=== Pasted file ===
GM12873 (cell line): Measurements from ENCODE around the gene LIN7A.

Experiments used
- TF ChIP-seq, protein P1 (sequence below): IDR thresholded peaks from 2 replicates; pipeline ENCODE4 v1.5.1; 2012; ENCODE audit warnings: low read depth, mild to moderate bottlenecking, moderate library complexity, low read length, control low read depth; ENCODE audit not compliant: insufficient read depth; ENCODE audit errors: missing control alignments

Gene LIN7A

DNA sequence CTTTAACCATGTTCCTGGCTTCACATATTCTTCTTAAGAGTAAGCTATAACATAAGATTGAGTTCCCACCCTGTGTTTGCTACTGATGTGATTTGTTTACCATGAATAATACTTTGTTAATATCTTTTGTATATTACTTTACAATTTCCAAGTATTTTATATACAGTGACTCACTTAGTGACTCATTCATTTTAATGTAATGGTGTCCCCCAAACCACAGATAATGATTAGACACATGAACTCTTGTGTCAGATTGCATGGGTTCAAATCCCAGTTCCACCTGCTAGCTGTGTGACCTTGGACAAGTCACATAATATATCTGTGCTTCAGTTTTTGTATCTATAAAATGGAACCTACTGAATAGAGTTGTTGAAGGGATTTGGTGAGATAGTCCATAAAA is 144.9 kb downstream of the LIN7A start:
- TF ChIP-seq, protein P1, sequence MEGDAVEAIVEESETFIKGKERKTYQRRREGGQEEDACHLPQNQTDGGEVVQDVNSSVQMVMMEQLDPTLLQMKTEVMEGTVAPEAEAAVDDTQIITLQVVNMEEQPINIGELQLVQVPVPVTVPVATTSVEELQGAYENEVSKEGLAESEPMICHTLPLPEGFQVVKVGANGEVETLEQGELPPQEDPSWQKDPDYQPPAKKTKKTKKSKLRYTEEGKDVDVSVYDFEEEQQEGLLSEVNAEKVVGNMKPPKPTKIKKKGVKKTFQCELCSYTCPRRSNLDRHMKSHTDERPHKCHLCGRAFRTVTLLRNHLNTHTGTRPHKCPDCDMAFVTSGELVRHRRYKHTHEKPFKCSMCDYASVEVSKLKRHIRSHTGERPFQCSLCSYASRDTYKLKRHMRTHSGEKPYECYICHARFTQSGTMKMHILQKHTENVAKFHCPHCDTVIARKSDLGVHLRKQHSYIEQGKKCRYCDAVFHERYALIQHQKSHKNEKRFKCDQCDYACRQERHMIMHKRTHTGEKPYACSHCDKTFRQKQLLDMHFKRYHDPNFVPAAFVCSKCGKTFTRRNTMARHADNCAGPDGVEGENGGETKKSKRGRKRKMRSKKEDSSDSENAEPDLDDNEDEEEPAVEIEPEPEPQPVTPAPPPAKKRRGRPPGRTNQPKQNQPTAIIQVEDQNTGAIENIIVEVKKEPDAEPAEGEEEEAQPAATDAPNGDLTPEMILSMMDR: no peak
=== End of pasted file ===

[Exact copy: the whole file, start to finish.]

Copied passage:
GM12873 (cell line): Measurements from ENCODE around the gene LIN7A.

Experiments used
- TF ChIP-seq, protein P1 (sequence below): IDR thresholded peaks from 2 replicates; pipeline ENCODE4 v1.5.1; 2012; ENCODE audit warnings: low read depth, mild to moderate bottlenecking, moderate library complexity, low read length, control low read depth; ENCODE audit not compliant: insufficient read depth; ENCODE audit errors: missing control alignments

Gene LIN7A

DNA sequence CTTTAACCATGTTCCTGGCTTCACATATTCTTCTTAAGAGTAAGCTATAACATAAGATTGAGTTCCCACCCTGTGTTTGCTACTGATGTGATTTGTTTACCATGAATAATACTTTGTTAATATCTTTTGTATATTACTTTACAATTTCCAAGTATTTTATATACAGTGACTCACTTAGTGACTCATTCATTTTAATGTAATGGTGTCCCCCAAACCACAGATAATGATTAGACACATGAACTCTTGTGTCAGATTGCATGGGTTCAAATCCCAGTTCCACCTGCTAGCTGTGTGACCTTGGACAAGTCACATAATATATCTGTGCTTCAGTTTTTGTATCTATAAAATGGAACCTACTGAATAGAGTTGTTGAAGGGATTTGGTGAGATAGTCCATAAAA is 144.9 kb downstream of the LIN7A start:
- TF ChIP-seq, protein P1, sequence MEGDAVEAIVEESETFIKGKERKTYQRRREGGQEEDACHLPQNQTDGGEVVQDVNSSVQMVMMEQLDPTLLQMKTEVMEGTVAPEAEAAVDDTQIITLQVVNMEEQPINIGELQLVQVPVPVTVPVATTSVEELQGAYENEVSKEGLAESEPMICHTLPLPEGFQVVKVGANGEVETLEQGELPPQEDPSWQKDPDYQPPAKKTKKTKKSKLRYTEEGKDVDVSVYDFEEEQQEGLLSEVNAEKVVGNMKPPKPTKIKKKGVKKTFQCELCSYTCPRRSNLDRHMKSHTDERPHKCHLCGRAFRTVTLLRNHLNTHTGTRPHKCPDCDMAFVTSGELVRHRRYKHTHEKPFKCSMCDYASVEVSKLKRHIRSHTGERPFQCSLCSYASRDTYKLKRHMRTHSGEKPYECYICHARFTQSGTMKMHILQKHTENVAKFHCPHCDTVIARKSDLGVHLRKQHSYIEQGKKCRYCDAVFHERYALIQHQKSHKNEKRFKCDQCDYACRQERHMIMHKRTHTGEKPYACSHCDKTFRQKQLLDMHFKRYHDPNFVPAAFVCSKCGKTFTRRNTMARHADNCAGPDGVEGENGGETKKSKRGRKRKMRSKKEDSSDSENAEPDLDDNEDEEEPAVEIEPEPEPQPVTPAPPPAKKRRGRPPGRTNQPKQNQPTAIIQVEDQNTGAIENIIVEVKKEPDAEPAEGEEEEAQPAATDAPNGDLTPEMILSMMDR: no peak